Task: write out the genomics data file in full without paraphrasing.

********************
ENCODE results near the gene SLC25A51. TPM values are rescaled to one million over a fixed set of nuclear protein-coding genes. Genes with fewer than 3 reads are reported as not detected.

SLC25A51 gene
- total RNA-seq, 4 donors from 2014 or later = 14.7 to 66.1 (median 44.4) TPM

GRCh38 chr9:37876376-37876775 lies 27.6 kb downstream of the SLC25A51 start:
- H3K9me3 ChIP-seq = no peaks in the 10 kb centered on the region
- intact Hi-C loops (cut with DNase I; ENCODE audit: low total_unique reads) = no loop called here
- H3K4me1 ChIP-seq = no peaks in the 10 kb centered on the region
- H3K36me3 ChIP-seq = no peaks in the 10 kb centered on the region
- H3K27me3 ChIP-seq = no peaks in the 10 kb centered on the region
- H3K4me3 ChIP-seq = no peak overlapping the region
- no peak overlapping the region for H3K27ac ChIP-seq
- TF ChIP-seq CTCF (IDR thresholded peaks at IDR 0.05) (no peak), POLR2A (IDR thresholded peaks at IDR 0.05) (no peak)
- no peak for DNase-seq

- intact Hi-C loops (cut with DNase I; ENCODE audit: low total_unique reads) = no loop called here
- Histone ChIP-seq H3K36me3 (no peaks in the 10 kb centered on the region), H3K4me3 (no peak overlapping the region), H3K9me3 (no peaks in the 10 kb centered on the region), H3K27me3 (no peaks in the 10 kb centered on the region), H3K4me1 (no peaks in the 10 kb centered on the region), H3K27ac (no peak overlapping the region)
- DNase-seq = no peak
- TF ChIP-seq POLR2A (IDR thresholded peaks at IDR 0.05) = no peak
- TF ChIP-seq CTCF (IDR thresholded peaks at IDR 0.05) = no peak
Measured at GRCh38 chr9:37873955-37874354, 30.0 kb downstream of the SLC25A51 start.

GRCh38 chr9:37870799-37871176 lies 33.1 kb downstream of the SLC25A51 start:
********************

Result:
ENCODE results near the gene SLC25A51. TPM values are rescaled to one million over a fixed set of nuclear protein-coding genes. Genes with fewer than 3 reads are reported as not detected.

SLC25A51 gene
- total RNA-seq, 4 donors from 2014 or later = 14.7 to 66.1 (median 44.4) TPM

GRCh38 chr9:37876376-37876775 lies 27.6 kb downstream of the SLC25A51 start:
- H3K9me3 ChIP-seq = no peaks in the 10 kb centered on the region
- intact Hi-C loops (cut with DNase I; ENCODE audit: low total_unique reads) = no loop called here
- H3K4me1 ChIP-seq = no peaks in the 10 kb centered on the region
- H3K36me3 ChIP-seq = no peaks in the 10 kb centered on the region
- H3K27me3 ChIP-seq = no peaks in the 10 kb centered on the region
- H3K4me3 ChIP-seq = no peak overlapping the region
- no peak overlapping the region for H3K27ac ChIP-seq
- TF ChIP-seq CTCF (IDR thresholded peaks at IDR 0.05) (no peak), POLR2A (IDR thresholded peaks at IDR 0.05) (no peak)
- no peak for DNase-seq

- intact Hi-C loops (cut with DNase I; ENCODE audit: low total_unique reads) = no loop called here
- Histone ChIP-seq H3K36me3 (no peaks in the 10 kb centered on the region), H3K4me3 (no peak overlapping the region), H3K9me3 (no peaks in the 10 kb centered on the region), H3K27me3 (no peaks in the 10 kb centered on the region), H3K4me1 (no peaks in the 10 kb centered on the region), H3K27ac (no peak overlapping the region)
- DNase-seq = no peak
- TF ChIP-seq POLR2A (IDR thresholded peaks at IDR 0.05) = no peak
- TF ChIP-seq CTCF (IDR thresholded peaks at IDR 0.05) = no peak
Measured at GRCh38 chr9:37873955-37874354, 30.0 kb downstream of the SLC25A51 start.

GRCh38 chr9:37870799-37871176 lies 33.1 kb downstream of the SLC25A51 start: